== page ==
MR: Were there any people who told you while you were putting this together that you were out of your mind?
CB: A lot of them.
MR: There are a couple of songs on the project that feel even more appropriately interpreted in this setting than their own original arrangements. I won't name them to protect the innocent.
CB: [laughs] I know, but I think if you're in Rio or Ipanema at night and the sun is going down and you have a little drink in your hand, that big city urban feel at the beach, that combination is really the feel of the song. It's a Rio night song. It's that cool, drive around with the windows open at the water feel. It kind of had to be done that way down there, it's really funny.
MR: You took on a song that was originally recorded reggae, Johnny Nash's "I Can See Clearly Now," and the jazz-islandy Bill Withers hit, "Lovely Day." I was surprised to see how naturally they were prone to go further south than Jamaica and the Caribbean.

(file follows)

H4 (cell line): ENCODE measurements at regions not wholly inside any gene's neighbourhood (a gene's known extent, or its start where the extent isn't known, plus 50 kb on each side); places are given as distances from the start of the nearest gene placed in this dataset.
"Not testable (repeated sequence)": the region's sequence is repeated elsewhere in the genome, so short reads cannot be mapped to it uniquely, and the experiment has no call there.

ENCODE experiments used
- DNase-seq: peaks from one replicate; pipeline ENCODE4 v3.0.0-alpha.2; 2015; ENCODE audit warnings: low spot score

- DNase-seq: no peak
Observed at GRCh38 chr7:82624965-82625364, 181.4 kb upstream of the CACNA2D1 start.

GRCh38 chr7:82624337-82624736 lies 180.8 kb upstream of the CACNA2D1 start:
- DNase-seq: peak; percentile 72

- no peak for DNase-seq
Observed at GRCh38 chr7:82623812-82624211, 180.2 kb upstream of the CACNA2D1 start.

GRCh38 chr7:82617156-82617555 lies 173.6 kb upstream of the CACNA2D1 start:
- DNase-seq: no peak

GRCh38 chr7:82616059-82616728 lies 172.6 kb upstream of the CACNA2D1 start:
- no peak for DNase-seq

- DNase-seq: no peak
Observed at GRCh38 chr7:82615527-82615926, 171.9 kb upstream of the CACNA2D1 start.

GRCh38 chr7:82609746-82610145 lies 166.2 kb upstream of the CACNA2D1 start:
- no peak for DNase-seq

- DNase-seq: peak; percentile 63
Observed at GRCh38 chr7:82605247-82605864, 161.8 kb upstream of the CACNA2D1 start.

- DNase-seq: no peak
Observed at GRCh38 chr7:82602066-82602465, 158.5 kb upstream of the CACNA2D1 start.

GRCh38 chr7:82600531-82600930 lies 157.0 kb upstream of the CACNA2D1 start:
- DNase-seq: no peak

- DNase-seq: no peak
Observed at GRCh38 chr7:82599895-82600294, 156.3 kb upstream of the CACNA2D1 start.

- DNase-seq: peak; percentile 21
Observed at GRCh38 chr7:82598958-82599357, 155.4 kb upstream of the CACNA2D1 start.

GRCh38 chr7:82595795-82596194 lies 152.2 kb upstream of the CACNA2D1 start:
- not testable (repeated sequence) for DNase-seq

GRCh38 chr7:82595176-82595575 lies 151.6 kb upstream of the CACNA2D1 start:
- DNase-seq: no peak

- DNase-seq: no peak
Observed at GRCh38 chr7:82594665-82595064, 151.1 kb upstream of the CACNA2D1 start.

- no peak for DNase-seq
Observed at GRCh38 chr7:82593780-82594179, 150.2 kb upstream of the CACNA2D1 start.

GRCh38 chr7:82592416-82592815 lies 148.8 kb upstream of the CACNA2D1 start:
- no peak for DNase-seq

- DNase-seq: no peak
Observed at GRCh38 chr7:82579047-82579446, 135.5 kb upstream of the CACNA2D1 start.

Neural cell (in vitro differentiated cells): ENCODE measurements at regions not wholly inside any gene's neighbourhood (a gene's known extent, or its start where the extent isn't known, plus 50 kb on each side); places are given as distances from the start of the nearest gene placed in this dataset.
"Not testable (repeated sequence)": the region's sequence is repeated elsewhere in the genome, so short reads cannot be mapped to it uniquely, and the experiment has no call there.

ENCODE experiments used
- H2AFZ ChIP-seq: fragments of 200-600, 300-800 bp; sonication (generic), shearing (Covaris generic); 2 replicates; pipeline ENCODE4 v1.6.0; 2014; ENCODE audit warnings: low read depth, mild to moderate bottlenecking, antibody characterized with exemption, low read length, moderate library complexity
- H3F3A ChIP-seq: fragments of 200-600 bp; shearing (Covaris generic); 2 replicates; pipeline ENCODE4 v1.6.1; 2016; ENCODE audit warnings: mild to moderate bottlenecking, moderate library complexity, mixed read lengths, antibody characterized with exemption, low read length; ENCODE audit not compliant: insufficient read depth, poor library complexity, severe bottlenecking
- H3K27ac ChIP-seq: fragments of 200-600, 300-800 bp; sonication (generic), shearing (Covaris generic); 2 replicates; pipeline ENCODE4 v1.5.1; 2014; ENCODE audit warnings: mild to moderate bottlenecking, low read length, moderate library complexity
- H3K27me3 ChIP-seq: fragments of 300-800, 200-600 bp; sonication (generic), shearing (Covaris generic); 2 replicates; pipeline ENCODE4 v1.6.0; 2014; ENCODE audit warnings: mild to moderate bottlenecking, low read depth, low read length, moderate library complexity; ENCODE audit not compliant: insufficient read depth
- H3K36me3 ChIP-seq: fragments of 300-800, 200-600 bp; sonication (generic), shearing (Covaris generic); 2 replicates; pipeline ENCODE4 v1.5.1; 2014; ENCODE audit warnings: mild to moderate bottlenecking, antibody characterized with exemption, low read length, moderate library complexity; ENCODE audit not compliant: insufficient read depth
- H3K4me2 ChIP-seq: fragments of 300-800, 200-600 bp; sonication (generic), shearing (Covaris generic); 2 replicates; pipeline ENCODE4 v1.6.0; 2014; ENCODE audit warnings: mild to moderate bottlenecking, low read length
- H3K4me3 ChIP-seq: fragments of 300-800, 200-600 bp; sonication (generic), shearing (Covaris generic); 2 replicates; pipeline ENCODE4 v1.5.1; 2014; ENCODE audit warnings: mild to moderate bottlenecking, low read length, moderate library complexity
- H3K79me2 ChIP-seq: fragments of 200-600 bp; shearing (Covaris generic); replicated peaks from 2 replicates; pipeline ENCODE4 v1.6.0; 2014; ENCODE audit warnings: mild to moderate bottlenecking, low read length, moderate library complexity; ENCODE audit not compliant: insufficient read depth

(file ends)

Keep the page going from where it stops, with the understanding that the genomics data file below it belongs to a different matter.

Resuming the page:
CB: [laughs] We tried a lot of songs, so the ones you hear are the ones that really worked out, the ones the musicians and arrangers felt were fantastic. We felt, "Oh wow, this is the great combination between the authentic Brazilian sound and something the Western mentality can enjoy, too." We have both worlds going. The Brazilians are proud of it and we think, "Wow, this is a hit, it's fantastic." These songs really work perfectly to bring them even more south. They're already so positive lyrically and musically enchanting, so that really helped to find the right arrangement around them.
FB: Not every song did work in a Brazilian arrangement, so we also had a few where we decided they should not get on the record.
MR: Out of curiosity, what were a couple of those?